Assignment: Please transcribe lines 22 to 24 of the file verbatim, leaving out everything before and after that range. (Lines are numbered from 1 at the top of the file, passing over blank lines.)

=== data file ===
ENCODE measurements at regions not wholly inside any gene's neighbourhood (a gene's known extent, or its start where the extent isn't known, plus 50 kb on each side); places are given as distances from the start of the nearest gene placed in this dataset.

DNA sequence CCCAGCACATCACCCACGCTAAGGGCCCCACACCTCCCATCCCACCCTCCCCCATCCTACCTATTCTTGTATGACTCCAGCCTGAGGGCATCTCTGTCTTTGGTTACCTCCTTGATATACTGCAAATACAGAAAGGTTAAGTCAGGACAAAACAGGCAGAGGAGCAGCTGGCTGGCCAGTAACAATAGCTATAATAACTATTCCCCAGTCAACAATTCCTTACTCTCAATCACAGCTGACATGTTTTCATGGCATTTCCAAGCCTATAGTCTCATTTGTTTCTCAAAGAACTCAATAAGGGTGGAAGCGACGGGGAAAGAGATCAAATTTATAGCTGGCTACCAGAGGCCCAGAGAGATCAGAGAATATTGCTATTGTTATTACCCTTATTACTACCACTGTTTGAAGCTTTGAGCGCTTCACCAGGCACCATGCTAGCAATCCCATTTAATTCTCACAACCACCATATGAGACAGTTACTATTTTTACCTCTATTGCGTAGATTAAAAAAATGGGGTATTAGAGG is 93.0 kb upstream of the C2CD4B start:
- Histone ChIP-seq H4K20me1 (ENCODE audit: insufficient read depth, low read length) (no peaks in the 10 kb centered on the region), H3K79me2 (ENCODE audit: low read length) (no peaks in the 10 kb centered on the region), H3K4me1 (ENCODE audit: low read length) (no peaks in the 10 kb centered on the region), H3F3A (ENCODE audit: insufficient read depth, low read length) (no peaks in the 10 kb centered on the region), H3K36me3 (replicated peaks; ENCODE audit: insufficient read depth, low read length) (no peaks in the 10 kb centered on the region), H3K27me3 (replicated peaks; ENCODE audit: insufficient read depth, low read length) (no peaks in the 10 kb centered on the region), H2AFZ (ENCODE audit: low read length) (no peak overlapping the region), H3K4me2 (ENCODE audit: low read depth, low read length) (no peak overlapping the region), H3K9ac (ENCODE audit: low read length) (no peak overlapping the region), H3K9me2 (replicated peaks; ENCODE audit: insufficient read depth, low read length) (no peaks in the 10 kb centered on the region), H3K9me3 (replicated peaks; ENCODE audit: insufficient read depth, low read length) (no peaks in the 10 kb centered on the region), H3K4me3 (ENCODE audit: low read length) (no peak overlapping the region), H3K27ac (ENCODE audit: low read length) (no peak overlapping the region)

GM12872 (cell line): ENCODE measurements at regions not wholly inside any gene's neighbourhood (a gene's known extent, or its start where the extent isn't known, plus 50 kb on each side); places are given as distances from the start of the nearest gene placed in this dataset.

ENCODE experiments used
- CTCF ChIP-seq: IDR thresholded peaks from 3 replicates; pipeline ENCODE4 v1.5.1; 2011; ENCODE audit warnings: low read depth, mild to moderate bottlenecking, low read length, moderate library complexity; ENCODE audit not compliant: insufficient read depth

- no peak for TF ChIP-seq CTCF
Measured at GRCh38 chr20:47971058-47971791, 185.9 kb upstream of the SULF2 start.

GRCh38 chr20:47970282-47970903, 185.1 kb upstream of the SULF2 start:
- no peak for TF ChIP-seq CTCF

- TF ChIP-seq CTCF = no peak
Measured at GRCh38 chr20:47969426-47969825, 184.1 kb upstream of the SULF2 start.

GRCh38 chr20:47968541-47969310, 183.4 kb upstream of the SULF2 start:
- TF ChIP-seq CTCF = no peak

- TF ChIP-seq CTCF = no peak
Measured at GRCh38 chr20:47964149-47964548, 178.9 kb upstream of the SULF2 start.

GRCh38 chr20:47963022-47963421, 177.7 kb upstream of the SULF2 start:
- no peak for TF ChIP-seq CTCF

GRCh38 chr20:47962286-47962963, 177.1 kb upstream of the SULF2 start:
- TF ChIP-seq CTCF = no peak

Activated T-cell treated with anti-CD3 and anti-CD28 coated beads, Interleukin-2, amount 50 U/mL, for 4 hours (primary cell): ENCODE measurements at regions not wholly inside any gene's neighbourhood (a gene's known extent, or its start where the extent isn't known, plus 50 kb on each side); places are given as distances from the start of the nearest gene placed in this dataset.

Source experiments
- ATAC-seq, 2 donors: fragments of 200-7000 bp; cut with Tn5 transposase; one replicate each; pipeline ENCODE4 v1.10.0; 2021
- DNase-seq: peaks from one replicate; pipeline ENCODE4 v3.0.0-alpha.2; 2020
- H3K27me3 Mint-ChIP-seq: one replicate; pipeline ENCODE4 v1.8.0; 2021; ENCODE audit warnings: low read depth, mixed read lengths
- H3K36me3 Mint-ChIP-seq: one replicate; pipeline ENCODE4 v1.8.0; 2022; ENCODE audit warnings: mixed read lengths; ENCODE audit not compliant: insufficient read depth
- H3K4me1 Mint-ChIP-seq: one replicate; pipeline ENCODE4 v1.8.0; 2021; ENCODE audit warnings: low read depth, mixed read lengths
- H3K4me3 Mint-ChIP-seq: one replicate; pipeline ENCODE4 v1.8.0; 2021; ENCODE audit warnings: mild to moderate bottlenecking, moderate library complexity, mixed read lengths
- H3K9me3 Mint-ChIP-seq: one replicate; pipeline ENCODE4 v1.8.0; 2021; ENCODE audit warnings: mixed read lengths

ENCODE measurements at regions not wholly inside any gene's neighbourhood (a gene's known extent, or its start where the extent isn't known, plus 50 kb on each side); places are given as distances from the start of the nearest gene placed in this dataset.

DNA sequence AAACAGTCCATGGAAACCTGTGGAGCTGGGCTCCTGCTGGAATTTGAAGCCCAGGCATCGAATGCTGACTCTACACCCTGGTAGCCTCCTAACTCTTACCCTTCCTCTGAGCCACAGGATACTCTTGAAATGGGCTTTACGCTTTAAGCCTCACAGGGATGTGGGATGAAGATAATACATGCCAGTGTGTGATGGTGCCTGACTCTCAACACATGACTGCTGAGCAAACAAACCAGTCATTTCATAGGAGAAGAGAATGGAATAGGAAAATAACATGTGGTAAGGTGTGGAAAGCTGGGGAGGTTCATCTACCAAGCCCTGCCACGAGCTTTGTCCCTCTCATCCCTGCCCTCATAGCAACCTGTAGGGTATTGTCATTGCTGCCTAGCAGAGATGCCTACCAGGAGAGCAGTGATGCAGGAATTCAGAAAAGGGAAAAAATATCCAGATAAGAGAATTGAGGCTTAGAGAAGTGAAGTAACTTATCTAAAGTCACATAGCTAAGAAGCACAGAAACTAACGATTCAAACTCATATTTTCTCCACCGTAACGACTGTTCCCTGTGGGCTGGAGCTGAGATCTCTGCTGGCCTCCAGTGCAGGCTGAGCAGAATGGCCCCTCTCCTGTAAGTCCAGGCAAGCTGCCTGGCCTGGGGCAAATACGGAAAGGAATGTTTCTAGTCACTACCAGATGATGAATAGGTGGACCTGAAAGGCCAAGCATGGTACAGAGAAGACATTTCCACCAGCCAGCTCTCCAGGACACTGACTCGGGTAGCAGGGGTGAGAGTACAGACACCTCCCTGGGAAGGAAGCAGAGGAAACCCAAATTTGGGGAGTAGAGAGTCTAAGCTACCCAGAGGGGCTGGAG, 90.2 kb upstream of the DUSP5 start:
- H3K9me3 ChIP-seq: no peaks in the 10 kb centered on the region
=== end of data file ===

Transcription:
Source experiments
- ATAC-seq, 2 donors: fragments of 200-7000 bp; cut with Tn5 transposase; one replicate each; pipeline ENCODE4 v1.10.0; 2021
- DNase-seq: peaks from one replicate; pipeline ENCODE4 v3.0.0-alpha.2; 2020